As Valentine’s Day is widely celebrated as an annual recognition and celebration of romance, Egyptian streets are often full of red balloons, red roses, cards everywhere and teddy bears looking outside a car window waiting to be delivered.
However, the Zayed Academy for Training and Development (ZAT) celebrated February 14 in a different way bringing art closer to people as part of ‘Brush and Colours’ exhibition featuring works of art by both children and adults.
In a vast room set for young participants and art lovers to showcase their work, varying sizes of canvases have shown beautiful artwork of trees, butterflies, birds and skies with different shades of colours popped with acrylic paints.
Artist and Assistant Professor at the Faculty of Art Education Mohamed el-Meslemany led the opening of the exhibition that was followed by a group of children excited to show their artwork to their parents among other attendees who participated in the exhibition.
“I’m optimistic to find people dedicated to learning. Some parents are committed to making their children develop their knowledge and interest in art […] how they care about the academy and are proud to their children’s work hung on the wall […] this gives you great hope in tomorrow,” el-Meslemany told Egyptian Streets.
This was the first exhibition held at ZAT, featuring the work of all students, who are mostly children and a few adults.
Following the opening of the exhibition, El-Meslemany observed the works of all artists, discussing the paintings and giving tips to each participant on how they can grow as an artist.
“Art, children, learning techniques, laughter, playing and joking and the fact that children come here with a loving spirit and curiosity about art, it means the world to me,” said Nelly Mahmoud Gad, an art teacher at ZAT who organized the exhibition along with the academy management.
Gad explained that there are five levels of her drawing course including landscape, animals, the human figure and face dimensions.
“Level five is all about creativity. In this level, the children create sketches entirely from their head […] at this point they can paint and draw lines. They learned everything, so this is an advanced level. It’s their chance to express themselves and be creative based on what they learned,” said Gad.
“I graduated from the faculty of art education and then worked as an interior designer. For a while now, if I feel bad, I would go back to drawing and totally divert away from the decor business. Then I felt like I want to have a profession to do with art. I did some research and started giving art lessons to some children and found myself happy and emotionally comfortable,” adds Gad.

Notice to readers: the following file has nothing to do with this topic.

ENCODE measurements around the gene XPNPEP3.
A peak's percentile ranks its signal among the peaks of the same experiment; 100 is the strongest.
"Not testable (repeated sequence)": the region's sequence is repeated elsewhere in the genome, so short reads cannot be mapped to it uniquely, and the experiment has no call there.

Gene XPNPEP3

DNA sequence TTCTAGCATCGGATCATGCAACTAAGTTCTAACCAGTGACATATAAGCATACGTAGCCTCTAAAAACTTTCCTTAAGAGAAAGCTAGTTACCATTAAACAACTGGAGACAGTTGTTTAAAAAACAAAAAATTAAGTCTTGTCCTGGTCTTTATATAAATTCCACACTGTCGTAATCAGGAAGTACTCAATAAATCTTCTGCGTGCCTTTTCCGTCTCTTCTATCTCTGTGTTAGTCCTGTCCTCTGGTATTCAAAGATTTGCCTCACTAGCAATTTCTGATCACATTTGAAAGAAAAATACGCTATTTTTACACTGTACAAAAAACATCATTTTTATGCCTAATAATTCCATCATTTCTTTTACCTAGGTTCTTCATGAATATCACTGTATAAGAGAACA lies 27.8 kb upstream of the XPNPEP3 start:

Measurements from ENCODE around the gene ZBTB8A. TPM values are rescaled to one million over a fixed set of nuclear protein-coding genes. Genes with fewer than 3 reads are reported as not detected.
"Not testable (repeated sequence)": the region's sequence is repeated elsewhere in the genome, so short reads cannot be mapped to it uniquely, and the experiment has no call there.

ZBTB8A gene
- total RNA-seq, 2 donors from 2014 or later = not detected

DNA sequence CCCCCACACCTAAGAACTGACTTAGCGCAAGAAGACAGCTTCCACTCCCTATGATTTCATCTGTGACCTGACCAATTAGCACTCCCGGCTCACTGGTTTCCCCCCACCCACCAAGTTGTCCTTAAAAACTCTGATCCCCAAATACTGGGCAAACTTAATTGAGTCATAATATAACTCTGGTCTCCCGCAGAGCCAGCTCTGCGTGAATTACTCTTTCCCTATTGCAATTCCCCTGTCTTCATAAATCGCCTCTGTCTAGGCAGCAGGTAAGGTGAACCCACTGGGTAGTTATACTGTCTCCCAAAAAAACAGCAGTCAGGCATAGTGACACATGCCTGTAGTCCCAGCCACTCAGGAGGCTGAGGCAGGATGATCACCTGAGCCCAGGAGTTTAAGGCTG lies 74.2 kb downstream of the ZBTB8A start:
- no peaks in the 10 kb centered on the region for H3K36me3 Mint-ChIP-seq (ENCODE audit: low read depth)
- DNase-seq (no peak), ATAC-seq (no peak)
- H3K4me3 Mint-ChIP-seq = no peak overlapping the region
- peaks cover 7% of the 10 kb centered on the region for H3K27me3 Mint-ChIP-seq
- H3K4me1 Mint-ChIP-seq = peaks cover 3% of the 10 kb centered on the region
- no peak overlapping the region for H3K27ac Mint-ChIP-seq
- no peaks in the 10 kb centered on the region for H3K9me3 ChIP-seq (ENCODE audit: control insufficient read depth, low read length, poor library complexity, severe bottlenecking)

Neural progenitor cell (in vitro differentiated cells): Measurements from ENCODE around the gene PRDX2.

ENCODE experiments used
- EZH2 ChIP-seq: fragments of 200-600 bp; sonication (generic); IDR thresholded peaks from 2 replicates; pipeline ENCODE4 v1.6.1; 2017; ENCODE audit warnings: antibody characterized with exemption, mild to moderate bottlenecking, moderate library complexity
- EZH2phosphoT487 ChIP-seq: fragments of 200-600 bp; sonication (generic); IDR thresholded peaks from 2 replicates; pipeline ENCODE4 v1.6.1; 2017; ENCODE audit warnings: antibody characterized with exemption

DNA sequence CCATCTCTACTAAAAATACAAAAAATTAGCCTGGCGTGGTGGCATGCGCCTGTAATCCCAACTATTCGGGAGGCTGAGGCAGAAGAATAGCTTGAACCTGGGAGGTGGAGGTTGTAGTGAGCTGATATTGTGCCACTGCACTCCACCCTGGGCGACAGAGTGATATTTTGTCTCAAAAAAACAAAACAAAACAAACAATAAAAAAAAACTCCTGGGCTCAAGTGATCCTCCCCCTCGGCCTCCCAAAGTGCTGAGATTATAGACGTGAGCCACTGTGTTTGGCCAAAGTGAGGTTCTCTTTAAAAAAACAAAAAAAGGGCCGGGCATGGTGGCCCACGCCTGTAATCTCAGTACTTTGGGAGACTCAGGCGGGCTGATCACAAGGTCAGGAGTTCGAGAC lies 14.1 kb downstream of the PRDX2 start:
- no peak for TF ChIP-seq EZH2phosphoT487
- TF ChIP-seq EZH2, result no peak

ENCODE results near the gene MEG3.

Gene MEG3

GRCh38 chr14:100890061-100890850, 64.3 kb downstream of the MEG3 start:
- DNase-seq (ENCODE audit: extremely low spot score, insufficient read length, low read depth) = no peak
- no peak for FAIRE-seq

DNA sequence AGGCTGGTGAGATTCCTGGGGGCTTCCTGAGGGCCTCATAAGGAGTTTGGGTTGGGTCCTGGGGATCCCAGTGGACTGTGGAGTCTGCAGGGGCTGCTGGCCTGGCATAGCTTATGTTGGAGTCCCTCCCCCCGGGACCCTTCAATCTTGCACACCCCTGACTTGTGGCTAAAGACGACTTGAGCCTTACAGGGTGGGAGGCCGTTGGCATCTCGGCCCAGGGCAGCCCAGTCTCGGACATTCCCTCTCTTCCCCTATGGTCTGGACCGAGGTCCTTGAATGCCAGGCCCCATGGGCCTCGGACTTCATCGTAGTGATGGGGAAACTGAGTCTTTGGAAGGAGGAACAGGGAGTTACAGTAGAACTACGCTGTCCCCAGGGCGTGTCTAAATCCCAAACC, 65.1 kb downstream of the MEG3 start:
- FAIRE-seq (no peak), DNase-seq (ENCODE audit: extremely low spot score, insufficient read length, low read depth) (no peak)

Nermin Aly, mother of a 10-year-old student, Maya, told Egyptian Streets, “she [Maya] always loved to draw but she needed someone…to guide her and teach her…She would want to finish paintings in just 5 minutes, and wouldn’t have the patience to keep trying. But here with miss Nelly, she happily spends two to three hours working on a painting without any boredom.”
Many of the adults who participated in the exhibition are mothers who followed their children’s suit and pursued art in their leisure. “This is a painting by a mother who mimicked her daughter’s pursuit. She clung to the drawing classes after seeing the work of her daughter,” Gad explained cheerfully to the exhibition attendees as she pointed towards an acrylic painting of a vase of flowers.
El-Meslemany, Gad along with two personnel from the academy management handed all child and adult artists appreciation certificates, which concluded the exhibition.
“Sometimes I feel a bit lazy after school but I would still be happy to come here,” said 10-year-old Lilly Ahmed, who had many paintings and drawings featured at the exhibition.
Some parents sought el-Meslemany for advice on how they can improve their children’s drawing skills. He advised them to applaud their children for whatever they draw. “If a child is restricted by rules, they will be bored. Art does not have the idea of boredom. If you’re doing art with love, then you will create something beautiful,” el-Meslemany told Egyptian Streets.
“Everyone of us has an artist inside of them. Every human is an artist by nature,” said El-Meslemany. “If they’re doing art just as a homework, it will be a dull task and they won’t be able to excel in it […] The idea here to make children love art and draw them closer to it. It shouldn’t be based on rules and that they took an assignment that they should finish before going to sleep.”